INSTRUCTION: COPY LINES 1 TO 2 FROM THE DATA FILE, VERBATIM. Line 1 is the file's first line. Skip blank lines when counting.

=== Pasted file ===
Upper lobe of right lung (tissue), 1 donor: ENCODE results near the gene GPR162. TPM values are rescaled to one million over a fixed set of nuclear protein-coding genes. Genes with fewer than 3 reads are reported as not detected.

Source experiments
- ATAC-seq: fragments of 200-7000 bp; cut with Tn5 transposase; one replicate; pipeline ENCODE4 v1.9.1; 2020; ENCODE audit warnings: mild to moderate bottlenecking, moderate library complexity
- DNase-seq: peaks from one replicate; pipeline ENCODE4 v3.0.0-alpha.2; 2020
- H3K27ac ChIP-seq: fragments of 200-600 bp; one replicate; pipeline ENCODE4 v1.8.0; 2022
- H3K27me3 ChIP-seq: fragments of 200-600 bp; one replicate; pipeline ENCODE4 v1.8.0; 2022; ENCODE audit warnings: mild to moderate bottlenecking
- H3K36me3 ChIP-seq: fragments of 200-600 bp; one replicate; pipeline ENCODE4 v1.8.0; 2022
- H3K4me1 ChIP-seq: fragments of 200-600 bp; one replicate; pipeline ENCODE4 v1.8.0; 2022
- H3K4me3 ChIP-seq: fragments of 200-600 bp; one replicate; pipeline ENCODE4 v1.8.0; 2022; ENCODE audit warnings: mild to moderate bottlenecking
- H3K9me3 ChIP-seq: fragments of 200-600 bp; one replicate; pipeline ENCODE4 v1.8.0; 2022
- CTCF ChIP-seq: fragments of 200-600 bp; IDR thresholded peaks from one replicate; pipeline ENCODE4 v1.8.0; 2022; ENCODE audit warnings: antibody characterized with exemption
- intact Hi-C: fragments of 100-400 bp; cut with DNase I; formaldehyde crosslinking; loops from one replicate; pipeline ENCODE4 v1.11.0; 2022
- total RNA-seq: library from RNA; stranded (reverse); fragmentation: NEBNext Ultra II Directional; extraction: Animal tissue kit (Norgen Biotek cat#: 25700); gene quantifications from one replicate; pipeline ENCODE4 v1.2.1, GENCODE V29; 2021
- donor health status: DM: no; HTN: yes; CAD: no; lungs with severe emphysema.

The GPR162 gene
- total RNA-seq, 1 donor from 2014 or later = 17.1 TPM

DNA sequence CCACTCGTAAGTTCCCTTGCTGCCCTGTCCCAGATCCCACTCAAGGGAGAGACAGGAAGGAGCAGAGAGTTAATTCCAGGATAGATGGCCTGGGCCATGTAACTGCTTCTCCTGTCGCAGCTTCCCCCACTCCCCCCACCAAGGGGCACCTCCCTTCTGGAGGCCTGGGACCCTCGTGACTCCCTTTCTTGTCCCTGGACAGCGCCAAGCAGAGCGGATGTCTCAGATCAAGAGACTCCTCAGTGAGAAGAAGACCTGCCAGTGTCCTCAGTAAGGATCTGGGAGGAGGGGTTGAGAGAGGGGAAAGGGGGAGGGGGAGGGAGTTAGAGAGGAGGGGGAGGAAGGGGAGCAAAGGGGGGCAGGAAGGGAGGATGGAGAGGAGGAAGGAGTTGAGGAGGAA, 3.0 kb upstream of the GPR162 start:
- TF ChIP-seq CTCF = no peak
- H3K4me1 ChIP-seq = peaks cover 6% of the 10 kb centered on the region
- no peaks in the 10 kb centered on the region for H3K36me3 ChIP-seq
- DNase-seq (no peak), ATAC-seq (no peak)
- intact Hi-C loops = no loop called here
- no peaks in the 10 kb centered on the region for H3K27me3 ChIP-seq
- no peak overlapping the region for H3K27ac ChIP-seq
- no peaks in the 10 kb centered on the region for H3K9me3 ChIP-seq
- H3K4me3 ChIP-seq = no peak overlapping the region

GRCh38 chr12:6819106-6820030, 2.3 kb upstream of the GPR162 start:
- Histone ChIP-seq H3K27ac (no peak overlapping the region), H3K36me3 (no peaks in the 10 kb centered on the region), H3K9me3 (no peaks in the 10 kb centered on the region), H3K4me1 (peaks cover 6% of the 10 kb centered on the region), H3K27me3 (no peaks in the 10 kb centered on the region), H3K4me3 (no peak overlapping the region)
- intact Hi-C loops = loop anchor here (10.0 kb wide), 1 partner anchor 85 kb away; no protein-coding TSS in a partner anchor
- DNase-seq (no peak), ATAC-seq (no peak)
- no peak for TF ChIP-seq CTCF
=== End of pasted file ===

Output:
Upper lobe of right lung (tissue), 1 donor: ENCODE results near the gene GPR162. TPM values are rescaled to one million over a fixed set of nuclear protein-coding genes. Genes with fewer than 3 reads are reported as not detected.

Source experiments